The CDC has recently recommended that employers appoint “vaccination ambassadors” to encourage employees to get vaccinated.  The EEOC has not commented on the CDC’s recommendation, but based on other pandemic-related guidance issued by the EEOC, employers should consider the employment risks associated with a vaccination ambassador.  These risks include the following: Continue Reading Is a “Vaccination Ambassador” a Good Idea?

On March 11, 2021, President Biden signed into law the American Rescue Plan Act of 2021 (“ARPA”), a $1.9 trillion COVID-19 economic stimulus bill which provides eligible qualified beneficiaries with up to six months of free COBRA continuation coverage during a temporary COBRA premium subsidy period beginning April 1, 2021 and ending September 30, 2021. Continue Reading New COBRA Premium Subsidy Law Requires Prompt Action by Employers and COBRA Administrators

On March 12, 2021, Governor Andrew Cuomo signed into law an act requiring all New York employers, regardless of size or industry, to provide employees with paid COVID-19 vaccination leave of up to four hours per injection, effective immediately. Continue Reading New York Requires Paid Time-Off for COVID-19 Vaccinations

On March 4, 2021, Governor Lamont signed into law the CROWN Act, which stands for Creating a Respectful and Open World for Natural hair. Connecticut follows California, New York, New Jersey, Maryland, Colorado, Washington, and Virginia in adopting legislation that aims to prohibit discrimination on the basis of ethnic hairstyles historically associated with race. Continue Reading Connecticut Prohibits Hair Discrimination

Beginning on January 1, 2022, paid leave benefits under the Connecticut Paid Leave program (CPL) will be available for certain qualifying events under the federal Family and Medical Leave Act (FMLA), the Connecticut Family and Medical Leave Act (CT FMLA), and the Connecticut Family Violence Leave Act.  In the meantime, employers are responsible for complying with certain key dates in advance of January 2022.  On January 1, 2021, employers began withholding employee contributions (0.5% payroll tax) from each employee’s paycheck for ultimate remittance to the Connecticut Paid Leave Authority trust fund, which will fund the payment of CPL benefits. Continue Reading Reminder: First Quarterly Payment Due on March 31, 2021 Under CT Paid Family and Medical Leave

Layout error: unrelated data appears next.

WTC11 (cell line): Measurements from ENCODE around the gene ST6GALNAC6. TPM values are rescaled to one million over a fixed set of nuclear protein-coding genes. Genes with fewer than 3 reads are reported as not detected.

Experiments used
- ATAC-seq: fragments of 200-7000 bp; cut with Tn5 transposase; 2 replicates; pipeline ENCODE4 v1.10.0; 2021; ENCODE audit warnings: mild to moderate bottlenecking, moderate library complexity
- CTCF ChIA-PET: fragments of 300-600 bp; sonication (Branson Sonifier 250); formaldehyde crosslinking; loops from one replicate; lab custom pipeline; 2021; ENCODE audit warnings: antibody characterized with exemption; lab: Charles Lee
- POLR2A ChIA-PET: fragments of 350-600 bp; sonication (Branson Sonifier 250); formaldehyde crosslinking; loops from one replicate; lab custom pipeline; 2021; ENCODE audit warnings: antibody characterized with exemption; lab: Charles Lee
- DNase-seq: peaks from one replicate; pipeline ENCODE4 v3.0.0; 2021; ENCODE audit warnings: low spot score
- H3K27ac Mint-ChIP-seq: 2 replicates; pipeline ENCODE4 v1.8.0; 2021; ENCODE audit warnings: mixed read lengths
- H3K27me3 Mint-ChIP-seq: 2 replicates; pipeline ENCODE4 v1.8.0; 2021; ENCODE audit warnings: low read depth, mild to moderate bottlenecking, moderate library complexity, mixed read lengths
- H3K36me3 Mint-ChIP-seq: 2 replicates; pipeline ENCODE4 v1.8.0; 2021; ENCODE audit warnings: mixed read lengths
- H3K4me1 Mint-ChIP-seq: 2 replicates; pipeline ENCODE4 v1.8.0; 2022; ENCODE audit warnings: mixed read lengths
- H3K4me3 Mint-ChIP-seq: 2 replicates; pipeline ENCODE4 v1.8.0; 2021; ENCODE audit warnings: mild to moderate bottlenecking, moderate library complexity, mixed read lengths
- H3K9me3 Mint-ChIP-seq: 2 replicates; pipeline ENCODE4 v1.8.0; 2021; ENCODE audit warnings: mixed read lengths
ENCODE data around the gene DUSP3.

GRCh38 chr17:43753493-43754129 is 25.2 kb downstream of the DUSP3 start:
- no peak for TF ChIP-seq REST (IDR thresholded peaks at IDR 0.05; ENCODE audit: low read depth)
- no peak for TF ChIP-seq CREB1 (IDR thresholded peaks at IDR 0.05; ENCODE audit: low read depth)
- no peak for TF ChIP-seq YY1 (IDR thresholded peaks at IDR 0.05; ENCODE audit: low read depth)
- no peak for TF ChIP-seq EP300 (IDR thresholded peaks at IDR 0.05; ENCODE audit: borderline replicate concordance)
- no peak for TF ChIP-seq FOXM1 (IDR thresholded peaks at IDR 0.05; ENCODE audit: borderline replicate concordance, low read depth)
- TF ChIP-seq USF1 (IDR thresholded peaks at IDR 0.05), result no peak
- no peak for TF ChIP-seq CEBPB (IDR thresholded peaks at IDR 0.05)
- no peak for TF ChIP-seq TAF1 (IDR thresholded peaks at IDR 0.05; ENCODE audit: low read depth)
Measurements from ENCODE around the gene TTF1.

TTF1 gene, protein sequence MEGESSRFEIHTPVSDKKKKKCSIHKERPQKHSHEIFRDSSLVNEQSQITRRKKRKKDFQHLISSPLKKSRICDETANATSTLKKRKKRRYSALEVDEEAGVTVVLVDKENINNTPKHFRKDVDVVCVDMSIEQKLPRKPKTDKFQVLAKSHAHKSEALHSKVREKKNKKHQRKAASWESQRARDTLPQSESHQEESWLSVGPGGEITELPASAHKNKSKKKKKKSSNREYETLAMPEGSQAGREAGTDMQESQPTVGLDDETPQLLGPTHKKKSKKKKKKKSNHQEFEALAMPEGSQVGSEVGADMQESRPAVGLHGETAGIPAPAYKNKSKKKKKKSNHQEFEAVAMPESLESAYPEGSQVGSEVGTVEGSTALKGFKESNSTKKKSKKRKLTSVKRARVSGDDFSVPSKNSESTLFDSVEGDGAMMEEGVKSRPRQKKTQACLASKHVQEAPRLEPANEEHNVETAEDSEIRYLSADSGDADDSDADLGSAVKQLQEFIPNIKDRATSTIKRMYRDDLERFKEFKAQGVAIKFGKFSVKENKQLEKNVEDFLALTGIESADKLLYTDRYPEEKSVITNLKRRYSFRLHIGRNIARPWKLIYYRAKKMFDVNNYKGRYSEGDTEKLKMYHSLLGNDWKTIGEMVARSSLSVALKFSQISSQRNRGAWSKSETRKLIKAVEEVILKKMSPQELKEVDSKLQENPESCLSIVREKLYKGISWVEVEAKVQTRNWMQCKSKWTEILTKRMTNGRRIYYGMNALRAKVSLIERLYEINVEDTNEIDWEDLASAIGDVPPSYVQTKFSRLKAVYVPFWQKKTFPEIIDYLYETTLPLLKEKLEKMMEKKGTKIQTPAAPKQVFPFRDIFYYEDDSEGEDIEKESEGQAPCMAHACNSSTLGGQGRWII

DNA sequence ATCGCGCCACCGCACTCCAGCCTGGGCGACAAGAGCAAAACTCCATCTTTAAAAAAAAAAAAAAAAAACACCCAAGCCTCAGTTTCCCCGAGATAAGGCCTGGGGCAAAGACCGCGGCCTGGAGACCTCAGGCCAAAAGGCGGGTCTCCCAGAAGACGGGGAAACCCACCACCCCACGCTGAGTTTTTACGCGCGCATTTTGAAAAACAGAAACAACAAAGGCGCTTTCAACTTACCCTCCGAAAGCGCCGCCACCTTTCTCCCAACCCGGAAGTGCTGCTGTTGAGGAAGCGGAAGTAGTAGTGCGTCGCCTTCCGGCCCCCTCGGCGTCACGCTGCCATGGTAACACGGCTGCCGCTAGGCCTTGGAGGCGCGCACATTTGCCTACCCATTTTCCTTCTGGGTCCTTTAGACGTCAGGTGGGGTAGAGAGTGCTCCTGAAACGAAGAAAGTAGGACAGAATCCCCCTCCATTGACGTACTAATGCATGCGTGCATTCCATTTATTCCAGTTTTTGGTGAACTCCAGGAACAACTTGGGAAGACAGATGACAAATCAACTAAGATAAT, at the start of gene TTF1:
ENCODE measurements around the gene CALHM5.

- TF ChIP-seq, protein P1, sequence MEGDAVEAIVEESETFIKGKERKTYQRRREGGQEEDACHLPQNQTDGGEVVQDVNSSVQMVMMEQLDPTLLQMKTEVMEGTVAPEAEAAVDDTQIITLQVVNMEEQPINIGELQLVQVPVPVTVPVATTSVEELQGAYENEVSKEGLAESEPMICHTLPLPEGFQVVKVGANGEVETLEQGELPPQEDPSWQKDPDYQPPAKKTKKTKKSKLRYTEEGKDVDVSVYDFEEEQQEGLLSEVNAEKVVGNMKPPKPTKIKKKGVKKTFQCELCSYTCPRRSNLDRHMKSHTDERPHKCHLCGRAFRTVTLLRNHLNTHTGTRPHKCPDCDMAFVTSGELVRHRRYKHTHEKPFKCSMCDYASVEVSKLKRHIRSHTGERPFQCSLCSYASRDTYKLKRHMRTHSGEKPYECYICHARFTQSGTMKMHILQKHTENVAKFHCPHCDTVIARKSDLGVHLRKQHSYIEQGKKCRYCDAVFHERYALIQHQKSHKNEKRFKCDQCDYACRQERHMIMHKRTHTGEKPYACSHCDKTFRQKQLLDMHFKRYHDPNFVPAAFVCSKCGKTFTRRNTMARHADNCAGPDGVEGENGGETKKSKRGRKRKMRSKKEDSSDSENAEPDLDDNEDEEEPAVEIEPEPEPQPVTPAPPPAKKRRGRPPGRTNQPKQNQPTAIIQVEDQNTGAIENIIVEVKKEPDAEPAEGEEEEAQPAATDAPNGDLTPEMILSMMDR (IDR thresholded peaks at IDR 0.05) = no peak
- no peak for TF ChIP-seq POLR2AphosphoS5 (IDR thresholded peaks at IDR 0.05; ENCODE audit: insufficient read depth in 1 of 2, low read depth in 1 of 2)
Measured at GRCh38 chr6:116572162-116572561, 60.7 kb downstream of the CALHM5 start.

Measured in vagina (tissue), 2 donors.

On January 29, 2021, OSHA posted new guidance intended to inform employers and workers in identifying risks of exposure to COVID-19.  The new guidance applies to industries outside of healthcare.  OSHA previously issued separate guidance applicable to healthcare and emergency response.  The guidance does not create any new legal requirements or obligations, but is advisory only.  OSHA intends for the guidance to assist employers with planning. Continue Reading OSHA Issues New Guidance on COVID-19

On September 30, 2020, section 196-b of the New York State Labor Law went into effect.  The legislation, which provides for the immediate accrual of employer-provided sick leave, permits sick leave to be taken beginning on January 1, 2021.  We wrote about the New York State Paid Sick Leave law previously, and have outlined the situations under which it must be provided to employees.  Like New York City’s paid sick leave entitlements, the law applies to absences related to an employee’s status as a victim of domestic violence, family offense, sexual offense, stalking, or human trafficking.  For a complete list of reasons and more detail about the accrual of sick leave, take a look at our prior blog. Continue Reading New York State Paid Sick Leave Law Now in Effect

The Families First Coronavirus Response Act (“FFCRA”) became law on March 18, 2020 in response to the COVID-19 pandemic.  As we previously blogged on several (okay, numerous) occasions, the FFCRA comprises the Emergency Paid Sick Leave Act (“EPSLA”) and Emergency Family and Medical Leave Expansion Act (“EFMLA”), which provide paid leave in connection with certain COVID-19 related absences from work. Rather than go into each of those circumstances, you can click on any of the above links to our previous blogs.  Although most employers are required to offer EPSLA and EFMLA leave to employees, employers are not required to extend leave eligibility to a “health care provider.”  Continue Reading Department of Labor Revises “Health Care Provider” Exemption to COVID-19-Related Paid Sick Leave and Enhanced Family Medical Leave

We have seen a significant number of OSHA investigations in recent weeks in response to reports of employee deaths and illnesses due to COVID-19.  In the height of the pandemic, employers, including nursing homes, were unclear regarding their obligations to report employee incidents of COVID-19 to OSHA due to the difficulty in determining whether such cases were “work-related.”  Below we have outlined OSHA’s reporting requirements and expectations regarding investigations into whether COVID cases are work-related, as well as some practices in responding to OSHA investigations.  Going forward, we encourage employers to ensure they are meeting OSHA requirements and are prepared to timely respond to requests for information as penalties for such violations can be significant. Continue Reading OSHA Investigations and Employee Deaths and Cases of COVID-19

The Equal Employment Opportunity Commission (“EEOC”) has issued new guidance stating that employers cannot require employees to undergo antibody or serology testing to determine whether employees were previously infected with Covid-19 or are otherwise immune to the virus.  Employers cannot require antibody testing before allowing an employee to return to work or in assigning job duties.  The EEOC’s previous guidance allowing employers to test employees for current Covid-19 infection remains in effect. Continue Reading EEOC Prohibits Covid-19 Antibody Testing